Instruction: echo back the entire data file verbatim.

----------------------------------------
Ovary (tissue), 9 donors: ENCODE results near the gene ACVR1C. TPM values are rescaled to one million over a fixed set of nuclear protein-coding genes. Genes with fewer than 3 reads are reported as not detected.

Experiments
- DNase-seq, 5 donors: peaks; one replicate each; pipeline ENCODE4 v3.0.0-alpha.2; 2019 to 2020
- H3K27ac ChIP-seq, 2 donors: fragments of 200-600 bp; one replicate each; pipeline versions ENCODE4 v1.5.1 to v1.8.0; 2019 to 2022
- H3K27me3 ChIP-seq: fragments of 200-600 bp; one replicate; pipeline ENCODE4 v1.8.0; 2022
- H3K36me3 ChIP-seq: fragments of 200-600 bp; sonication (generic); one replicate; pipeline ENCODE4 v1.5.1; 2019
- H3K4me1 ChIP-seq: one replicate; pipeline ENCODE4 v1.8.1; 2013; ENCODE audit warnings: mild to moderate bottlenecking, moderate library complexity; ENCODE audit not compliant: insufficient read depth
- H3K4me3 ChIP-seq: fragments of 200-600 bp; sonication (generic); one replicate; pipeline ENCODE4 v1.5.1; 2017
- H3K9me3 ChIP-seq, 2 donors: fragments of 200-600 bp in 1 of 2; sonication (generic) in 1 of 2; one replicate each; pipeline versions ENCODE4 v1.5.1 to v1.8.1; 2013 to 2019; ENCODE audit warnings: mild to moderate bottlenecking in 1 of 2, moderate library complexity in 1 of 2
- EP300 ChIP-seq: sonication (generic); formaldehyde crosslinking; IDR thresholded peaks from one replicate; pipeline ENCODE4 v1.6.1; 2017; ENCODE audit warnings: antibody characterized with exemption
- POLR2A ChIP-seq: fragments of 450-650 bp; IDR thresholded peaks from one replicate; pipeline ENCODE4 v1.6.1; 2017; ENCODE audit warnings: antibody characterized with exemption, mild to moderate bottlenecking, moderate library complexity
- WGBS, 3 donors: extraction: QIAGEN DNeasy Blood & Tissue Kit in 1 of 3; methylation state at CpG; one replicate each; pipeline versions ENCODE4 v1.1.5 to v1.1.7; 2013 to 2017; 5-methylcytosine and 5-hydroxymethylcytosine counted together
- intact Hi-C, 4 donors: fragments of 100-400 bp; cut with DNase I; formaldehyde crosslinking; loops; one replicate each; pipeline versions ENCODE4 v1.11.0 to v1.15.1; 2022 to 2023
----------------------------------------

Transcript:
Ovary (tissue), 9 donors: ENCODE results near the gene ACVR1C. TPM values are rescaled to one million over a fixed set of nuclear protein-coding genes. Genes with fewer than 3 reads are reported as not detected.

Experiments
- DNase-seq, 5 donors: peaks; one replicate each; pipeline ENCODE4 v3.0.0-alpha.2; 2019 to 2020
- H3K27ac ChIP-seq, 2 donors: fragments of 200-600 bp; one replicate each; pipeline versions ENCODE4 v1.5.1 to v1.8.0; 2019 to 2022
- H3K27me3 ChIP-seq: fragments of 200-600 bp; one replicate; pipeline ENCODE4 v1.8.0; 2022
- H3K36me3 ChIP-seq: fragments of 200-600 bp; sonication (generic); one replicate; pipeline ENCODE4 v1.5.1; 2019
- H3K4me1 ChIP-seq: one replicate; pipeline ENCODE4 v1.8.1; 2013; ENCODE audit warnings: mild to moderate bottlenecking, moderate library complexity; ENCODE audit not compliant: insufficient read depth
- H3K4me3 ChIP-seq: fragments of 200-600 bp; sonication (generic); one replicate; pipeline ENCODE4 v1.5.1; 2017
- H3K9me3 ChIP-seq, 2 donors: fragments of 200-600 bp in 1 of 2; sonication (generic) in 1 of 2; one replicate each; pipeline versions ENCODE4 v1.5.1 to v1.8.1; 2013 to 2019; ENCODE audit warnings: mild to moderate bottlenecking in 1 of 2, moderate library complexity in 1 of 2
- EP300 ChIP-seq: sonication (generic); formaldehyde crosslinking; IDR thresholded peaks from one replicate; pipeline ENCODE4 v1.6.1; 2017; ENCODE audit warnings: antibody characterized with exemption
- POLR2A ChIP-seq: fragments of 450-650 bp; IDR thresholded peaks from one replicate; pipeline ENCODE4 v1.6.1; 2017; ENCODE audit warnings: antibody characterized with exemption, mild to moderate bottlenecking, moderate library complexity
- WGBS, 3 donors: extraction: QIAGEN DNeasy Blood & Tissue Kit in 1 of 3; methylation state at CpG; one replicate each; pipeline versions ENCODE4 v1.1.5 to v1.1.7; 2013 to 2017; 5-methylcytosine and 5-hydroxymethylcytosine counted together
- intact Hi-C, 4 donors: fragments of 100-400 bp; cut with DNase I; formaldehyde crosslinking; loops; one replicate each; pipeline versions ENCODE4 v1.11.0 to v1.15.1; 2022 to 2023